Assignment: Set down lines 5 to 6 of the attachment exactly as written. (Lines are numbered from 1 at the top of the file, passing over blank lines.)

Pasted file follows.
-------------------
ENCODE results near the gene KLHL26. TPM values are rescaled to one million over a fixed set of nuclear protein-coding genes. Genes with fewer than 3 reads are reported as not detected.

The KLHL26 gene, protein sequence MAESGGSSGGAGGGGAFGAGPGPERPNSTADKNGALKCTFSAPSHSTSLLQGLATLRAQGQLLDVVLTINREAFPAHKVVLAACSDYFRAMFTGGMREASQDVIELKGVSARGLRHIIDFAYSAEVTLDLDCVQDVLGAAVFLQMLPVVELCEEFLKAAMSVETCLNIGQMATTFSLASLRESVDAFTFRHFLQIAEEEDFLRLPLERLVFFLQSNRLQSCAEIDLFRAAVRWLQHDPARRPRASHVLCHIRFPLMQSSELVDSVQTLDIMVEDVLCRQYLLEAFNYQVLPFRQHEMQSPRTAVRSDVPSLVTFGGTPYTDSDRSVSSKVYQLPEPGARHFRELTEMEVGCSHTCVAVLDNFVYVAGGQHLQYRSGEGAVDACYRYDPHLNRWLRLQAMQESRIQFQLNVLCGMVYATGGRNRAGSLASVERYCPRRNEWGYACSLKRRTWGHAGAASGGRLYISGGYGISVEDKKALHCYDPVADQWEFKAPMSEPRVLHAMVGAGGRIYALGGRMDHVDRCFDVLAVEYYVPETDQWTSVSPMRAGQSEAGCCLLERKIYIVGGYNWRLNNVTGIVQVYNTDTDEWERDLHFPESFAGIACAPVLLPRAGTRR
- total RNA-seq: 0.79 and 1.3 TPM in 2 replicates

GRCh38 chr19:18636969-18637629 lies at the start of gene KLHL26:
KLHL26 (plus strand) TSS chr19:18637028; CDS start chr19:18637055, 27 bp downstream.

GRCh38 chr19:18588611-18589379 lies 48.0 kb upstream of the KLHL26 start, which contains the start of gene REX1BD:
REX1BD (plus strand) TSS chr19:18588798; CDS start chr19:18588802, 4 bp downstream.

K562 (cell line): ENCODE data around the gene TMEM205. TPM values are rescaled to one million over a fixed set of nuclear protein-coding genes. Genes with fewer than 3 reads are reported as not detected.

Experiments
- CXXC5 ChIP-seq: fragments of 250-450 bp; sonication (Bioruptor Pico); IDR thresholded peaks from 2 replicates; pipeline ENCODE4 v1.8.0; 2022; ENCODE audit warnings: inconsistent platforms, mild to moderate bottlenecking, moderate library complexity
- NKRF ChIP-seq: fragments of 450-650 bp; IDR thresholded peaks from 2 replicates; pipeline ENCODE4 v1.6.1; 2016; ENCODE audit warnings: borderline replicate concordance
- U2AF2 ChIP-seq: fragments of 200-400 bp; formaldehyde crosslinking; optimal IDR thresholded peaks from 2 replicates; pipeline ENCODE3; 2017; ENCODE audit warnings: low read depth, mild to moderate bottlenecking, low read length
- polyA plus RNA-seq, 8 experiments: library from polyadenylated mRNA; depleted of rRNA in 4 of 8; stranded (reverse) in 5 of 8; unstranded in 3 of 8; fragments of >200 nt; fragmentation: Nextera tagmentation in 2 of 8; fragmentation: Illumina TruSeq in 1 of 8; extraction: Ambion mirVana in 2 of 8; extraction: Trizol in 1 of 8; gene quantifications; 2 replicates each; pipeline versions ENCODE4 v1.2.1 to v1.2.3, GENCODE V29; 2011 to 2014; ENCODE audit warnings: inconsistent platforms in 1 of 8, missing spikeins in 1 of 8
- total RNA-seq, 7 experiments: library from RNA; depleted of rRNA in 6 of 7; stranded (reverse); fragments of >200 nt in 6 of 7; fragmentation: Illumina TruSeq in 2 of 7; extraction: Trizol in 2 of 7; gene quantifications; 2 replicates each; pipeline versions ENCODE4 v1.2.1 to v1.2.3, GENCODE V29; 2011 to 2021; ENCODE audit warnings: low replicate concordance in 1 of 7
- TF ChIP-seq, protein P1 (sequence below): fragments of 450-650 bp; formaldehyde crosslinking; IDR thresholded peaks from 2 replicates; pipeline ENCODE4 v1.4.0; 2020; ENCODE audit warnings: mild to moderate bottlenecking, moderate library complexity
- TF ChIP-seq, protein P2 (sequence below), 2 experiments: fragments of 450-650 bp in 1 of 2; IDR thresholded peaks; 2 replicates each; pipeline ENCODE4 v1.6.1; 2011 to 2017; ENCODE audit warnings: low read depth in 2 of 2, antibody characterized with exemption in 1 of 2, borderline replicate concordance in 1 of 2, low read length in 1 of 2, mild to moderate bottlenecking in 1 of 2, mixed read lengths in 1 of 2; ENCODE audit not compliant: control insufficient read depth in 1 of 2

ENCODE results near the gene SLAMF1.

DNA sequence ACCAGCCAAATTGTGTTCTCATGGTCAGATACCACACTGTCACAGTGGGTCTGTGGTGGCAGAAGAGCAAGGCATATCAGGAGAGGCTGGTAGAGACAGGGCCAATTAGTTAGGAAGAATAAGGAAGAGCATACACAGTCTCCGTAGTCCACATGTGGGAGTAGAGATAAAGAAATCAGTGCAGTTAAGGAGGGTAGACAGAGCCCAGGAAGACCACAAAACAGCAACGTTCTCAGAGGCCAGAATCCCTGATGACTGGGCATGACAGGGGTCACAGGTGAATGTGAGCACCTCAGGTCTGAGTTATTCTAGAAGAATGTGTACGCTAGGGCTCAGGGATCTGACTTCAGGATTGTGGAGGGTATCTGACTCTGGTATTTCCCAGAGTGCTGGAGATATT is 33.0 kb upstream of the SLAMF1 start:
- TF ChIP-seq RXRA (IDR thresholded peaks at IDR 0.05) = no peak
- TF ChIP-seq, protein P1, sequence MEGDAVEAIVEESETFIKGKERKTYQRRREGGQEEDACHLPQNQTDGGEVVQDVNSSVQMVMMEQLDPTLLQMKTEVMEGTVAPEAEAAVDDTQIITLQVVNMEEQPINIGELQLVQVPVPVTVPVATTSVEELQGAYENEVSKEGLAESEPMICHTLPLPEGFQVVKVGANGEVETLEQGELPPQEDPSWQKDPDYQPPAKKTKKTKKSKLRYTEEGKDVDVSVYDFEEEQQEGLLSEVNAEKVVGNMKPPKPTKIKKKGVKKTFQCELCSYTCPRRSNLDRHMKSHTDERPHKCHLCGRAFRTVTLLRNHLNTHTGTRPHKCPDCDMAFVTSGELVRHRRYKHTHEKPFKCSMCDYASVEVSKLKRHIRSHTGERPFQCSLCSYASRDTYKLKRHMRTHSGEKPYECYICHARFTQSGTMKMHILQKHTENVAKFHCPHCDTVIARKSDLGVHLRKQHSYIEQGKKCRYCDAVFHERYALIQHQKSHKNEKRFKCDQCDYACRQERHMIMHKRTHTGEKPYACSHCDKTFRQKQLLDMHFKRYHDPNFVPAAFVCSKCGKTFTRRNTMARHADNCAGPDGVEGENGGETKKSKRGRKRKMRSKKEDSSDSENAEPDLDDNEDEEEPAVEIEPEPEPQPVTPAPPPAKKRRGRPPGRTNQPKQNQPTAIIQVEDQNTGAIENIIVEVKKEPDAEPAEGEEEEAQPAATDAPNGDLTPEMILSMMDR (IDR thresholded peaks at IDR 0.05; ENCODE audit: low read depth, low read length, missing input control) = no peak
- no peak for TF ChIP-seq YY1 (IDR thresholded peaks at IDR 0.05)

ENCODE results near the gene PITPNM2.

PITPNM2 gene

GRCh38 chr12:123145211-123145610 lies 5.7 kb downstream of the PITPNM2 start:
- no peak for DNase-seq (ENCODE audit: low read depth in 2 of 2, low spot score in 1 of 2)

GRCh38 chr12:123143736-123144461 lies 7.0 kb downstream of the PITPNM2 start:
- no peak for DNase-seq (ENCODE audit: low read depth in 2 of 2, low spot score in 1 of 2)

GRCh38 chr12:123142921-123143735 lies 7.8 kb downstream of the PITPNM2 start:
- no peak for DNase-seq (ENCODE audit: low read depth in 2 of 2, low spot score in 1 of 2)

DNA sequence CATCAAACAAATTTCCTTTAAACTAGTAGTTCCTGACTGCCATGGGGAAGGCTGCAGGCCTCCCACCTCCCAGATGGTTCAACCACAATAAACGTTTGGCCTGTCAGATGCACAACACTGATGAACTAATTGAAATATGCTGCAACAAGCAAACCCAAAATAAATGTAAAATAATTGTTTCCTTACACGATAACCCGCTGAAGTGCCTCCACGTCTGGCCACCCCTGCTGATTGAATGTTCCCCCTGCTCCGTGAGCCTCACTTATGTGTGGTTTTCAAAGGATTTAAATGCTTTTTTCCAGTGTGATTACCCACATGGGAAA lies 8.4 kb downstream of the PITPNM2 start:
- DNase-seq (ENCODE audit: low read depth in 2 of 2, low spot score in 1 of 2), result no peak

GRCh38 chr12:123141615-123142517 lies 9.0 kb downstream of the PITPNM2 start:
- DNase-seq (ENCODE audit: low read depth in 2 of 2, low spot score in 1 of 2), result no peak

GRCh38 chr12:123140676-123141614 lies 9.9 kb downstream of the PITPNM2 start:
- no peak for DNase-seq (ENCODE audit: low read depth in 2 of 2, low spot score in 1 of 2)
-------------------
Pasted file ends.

KLHL26 (plus strand) TSS chr19:18637028; CDS start chr19:18637055, 27 bp downstream.

GRCh38 chr19:18588611-18589379 lies 48.0 kb upstream of the KLHL26 start, which contains the start of gene REX1BD: